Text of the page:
SOLUTIONS: Ideas for building a new economy
VOL. 1, NUMBER 1 July 1996

-- Nathan Newman, newman@socrates.berkeley.edu

The current debate on welfare is stale, tired and, ultimately,
missing the economic point.

Let's be clear what welfare is and is not. Welfare is not charity.
Welfare is a system of payments made to the poor not to take any job if
its pay is so low that it underbids wages for those who have jobs. When
linked to other policies like the minimum wage, welfare is (and should be
seen as) an economic tool by society to keep wages high.

Progressives need to stop appealing just to the compassion of the
public in defending welfare and start playing on their self-interest. The
economic reality is that decent wages for "the rest of us" depend on
having a decent welfare system. Without that welfare system, all wages go
down under a flood of workers desperate to take jobs at any wage in order
to keep their families from starving.

Conservatives try to argue that even if kicking people off welfare
causes some erosion in wages, it's cheaper than increasing the taxes
needed to pay people on welfare. The obvious response is to point out how
small a portion of the federal budget is taken up by programs like AFDC
and other payments to the non-working poor. Out of a $1.6 trillion
federal budget, only $19 billion goes to AFDC, just over 1% of every
federal dollar spent.

But that's a defensive argument and progressives have to get off the
defense and on the offense. We have to sketch exactly how supporting the
welfare system, even expanding it, can be used to reverse the wage erosion
workers have faced in the last two decades.

Let's start with the minimum wage. Conservatives use the fear of
unemployment to oppose it. In the recent debate on the minimum wage,
opponents of raising the minimum wage from $4.25 to $5.15 per hour have
argued that employers would lay off hundreds of thousands of workers
(roughly 1-2% of minimum wage workers in their estimates) if forced to
raise wages for the rest. Now, a number of solid economic studies, most
recently by economists David Card and Alan Krueger, have shown that modest
raises in the minimum wage actually have no effect on employment.

But, for the sake of argument, let's ignore those economic studies
and target our economic program at those who might buy conservative
arguments that 1-2% of minimum wage jobs will be lost if the minimum wage
is raised. Even with that assumption, if we create a strong welfare
system, everyone, including the taxpayer, gains from the increase in the
minimum wage. Follow the math on this and you'll have the strongest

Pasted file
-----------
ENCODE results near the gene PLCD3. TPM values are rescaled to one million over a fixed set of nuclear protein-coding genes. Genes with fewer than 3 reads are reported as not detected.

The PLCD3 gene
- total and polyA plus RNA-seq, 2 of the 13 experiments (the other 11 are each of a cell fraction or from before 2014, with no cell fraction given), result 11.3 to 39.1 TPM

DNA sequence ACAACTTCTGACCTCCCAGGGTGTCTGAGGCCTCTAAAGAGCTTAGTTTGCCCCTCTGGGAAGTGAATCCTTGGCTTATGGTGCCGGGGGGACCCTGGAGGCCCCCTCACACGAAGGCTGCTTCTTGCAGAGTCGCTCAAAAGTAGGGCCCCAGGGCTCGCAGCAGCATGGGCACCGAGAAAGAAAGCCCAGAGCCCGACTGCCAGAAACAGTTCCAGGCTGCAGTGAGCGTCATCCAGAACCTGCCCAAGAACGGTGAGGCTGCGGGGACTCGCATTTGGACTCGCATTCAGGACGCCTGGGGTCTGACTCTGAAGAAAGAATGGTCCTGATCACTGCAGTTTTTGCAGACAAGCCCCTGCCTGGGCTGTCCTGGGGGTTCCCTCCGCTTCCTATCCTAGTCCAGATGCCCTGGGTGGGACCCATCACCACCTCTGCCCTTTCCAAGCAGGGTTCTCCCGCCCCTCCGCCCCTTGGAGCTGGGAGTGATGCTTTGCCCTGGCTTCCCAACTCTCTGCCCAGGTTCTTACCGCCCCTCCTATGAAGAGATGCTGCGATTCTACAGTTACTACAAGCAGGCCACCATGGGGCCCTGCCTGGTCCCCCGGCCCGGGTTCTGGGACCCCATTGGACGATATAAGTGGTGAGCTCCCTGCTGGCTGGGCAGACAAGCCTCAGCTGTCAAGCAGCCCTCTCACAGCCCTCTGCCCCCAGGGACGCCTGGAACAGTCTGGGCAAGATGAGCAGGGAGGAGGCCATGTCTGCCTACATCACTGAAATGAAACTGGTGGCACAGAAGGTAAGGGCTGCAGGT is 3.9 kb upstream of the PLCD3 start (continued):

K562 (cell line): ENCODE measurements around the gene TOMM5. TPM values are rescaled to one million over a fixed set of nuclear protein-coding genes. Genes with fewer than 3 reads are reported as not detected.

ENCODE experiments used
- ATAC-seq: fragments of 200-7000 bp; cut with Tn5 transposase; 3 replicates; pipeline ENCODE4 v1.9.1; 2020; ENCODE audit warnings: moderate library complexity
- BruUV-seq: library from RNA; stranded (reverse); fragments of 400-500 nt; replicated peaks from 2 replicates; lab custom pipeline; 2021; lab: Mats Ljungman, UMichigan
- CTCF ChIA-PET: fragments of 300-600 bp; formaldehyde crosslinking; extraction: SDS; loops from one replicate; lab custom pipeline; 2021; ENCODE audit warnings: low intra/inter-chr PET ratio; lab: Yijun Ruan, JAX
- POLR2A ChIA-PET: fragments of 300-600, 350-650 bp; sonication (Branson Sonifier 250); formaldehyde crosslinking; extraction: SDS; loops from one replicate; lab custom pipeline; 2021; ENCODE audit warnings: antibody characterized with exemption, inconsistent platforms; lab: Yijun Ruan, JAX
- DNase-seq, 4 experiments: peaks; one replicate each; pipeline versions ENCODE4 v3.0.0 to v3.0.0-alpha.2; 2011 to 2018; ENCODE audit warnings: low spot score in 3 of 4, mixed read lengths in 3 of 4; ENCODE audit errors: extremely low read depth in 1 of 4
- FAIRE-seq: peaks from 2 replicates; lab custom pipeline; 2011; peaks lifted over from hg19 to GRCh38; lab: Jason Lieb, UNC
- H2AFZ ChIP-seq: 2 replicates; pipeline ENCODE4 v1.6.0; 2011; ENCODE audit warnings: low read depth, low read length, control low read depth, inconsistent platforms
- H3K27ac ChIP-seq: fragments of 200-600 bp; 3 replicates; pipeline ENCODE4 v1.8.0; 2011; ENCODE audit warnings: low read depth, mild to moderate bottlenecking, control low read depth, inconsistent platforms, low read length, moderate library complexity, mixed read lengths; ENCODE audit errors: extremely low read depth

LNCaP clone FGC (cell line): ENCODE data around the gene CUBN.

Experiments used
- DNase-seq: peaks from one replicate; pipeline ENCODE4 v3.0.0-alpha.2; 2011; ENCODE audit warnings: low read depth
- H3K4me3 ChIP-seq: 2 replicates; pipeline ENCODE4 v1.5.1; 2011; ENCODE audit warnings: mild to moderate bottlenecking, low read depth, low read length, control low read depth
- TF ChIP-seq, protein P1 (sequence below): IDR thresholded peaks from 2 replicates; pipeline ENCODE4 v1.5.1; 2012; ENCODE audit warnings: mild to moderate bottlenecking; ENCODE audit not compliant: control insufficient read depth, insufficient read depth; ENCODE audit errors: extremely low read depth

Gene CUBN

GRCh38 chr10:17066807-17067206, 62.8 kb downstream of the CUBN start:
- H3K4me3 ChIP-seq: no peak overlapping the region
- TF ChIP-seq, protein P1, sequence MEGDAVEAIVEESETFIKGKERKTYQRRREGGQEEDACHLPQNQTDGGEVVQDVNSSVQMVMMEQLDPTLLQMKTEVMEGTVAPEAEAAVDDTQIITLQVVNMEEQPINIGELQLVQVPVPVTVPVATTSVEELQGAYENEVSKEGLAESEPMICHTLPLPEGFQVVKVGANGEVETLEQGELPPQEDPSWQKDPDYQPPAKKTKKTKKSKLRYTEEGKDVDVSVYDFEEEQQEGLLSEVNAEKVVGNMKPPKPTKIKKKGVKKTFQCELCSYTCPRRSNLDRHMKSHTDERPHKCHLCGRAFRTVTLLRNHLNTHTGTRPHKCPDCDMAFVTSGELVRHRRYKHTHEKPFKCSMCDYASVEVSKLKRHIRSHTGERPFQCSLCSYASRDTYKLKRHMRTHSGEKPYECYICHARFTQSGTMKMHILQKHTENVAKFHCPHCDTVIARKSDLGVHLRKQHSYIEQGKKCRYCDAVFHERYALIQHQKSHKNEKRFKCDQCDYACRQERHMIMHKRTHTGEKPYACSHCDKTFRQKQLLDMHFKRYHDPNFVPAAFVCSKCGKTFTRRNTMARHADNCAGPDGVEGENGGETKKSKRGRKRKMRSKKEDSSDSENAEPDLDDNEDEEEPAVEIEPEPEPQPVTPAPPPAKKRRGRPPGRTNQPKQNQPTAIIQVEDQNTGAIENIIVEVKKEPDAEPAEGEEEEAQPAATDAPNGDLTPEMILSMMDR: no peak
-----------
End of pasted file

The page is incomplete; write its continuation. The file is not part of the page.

argument in countering conservatives attacks on both welfare and the
minimum wage.

Buying the conservatives' assumptions of 2% unemployment, it means
that for every 100 minimum wage workers initially making $4.25 per hour,
we will end up with 98 workers making the new minimum wage of $5.15 per
hour and 2 workers unemployed.

Breaking that down by hour, week and year, for every 100 workers
who initially make $4.25 per hour ($170 per 40-hr week, $8840 per year),
the total combined wages of all 98 workers who stay employed initially
equals: $866,320 per year ($8840 per year x 98 workers).

After the raise in the minimum wage to $5.15 per hour ($206 per
week, $10,712 per year), total wages will increase to $1,049,776 per year
($10,712 per year x 98 workers). Those 98 workers will see an individual
gain of $1872 per year in wages and an com bined gain of $165,776 in

If the two newly unemployed people are supported with welfare
payments equal to their previous yearly wage of $8840 (much more generous
than present welfare systems), the total cost will be $17,680--far less
than the $165,776 net gain in wages for the other 98 workers. In fact,
that $17,680 is far less than what the federal government would receive in
increased income and payroll taxes on those increased wages.

So even using the conservatives' own estimates of job loss, the
minimum wage with a strong welfare system can be used to increase wages
while protecting the incomes of those left unemployed.

To translate this into the slightly messier real numbers of the
overall US economy, there are 12.3 million workers who make less than the
proposed new minimum wage of $5.15 per hour. They make an average of
$4.67 per hour, so if 98% of those workers have their wages increased to